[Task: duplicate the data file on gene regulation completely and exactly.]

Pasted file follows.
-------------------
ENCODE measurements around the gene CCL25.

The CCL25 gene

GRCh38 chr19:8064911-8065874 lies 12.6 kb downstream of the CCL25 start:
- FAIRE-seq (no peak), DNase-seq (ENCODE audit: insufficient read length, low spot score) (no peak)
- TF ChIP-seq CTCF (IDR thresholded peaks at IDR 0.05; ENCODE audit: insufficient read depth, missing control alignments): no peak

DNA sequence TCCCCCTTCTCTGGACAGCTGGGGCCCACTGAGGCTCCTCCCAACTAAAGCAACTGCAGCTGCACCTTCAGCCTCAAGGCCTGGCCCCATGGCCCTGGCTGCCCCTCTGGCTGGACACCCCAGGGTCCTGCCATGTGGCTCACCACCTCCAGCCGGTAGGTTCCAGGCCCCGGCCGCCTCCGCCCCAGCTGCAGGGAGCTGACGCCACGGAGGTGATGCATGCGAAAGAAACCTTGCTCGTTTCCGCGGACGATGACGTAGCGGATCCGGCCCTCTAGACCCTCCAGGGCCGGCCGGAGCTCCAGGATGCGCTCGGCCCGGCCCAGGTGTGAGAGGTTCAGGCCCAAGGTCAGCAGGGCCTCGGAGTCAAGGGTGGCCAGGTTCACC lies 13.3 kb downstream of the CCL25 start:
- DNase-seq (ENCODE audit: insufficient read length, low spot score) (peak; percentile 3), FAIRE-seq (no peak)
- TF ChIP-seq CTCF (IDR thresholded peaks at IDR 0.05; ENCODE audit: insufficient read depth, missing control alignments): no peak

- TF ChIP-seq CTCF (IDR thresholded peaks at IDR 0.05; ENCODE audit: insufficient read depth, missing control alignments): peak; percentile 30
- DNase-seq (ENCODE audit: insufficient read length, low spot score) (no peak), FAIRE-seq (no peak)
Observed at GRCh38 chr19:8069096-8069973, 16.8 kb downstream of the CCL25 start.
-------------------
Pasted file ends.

ENCODE measurements around the gene CCL25.

The CCL25 gene

GRCh38 chr19:8064911-8065874 lies 12.6 kb downstream of the CCL25 start:
- FAIRE-seq (no peak), DNase-seq (ENCODE audit: insufficient read length, low spot score) (no peak)
- TF ChIP-seq CTCF (IDR thresholded peaks at IDR 0.05; ENCODE audit: insufficient read depth, missing control alignments): no peak

DNA sequence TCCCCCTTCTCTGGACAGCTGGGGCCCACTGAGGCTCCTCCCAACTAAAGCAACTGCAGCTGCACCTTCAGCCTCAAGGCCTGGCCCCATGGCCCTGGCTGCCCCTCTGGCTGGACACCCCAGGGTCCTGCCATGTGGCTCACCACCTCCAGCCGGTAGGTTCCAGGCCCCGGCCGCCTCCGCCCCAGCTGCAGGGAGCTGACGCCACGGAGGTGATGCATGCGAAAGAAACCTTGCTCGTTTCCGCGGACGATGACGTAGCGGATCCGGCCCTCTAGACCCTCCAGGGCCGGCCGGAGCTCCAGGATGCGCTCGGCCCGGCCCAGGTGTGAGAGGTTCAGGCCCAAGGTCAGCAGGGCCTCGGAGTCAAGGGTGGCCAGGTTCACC lies 13.3 kb downstream of the CCL25 start:
- DNase-seq (ENCODE audit: insufficient read length, low spot score) (peak; percentile 3), FAIRE-seq (no peak)
- TF ChIP-seq CTCF (IDR thresholded peaks at IDR 0.05; ENCODE audit: insufficient read depth, missing control alignments): no peak

- TF ChIP-seq CTCF (IDR thresholded peaks at IDR 0.05; ENCODE audit: insufficient read depth, missing control alignments): peak; percentile 30
- DNase-seq (ENCODE audit: insufficient read length, low spot score) (no peak), FAIRE-seq (no peak)
Observed at GRCh38 chr19:8069096-8069973, 16.8 kb downstream of the CCL25 start.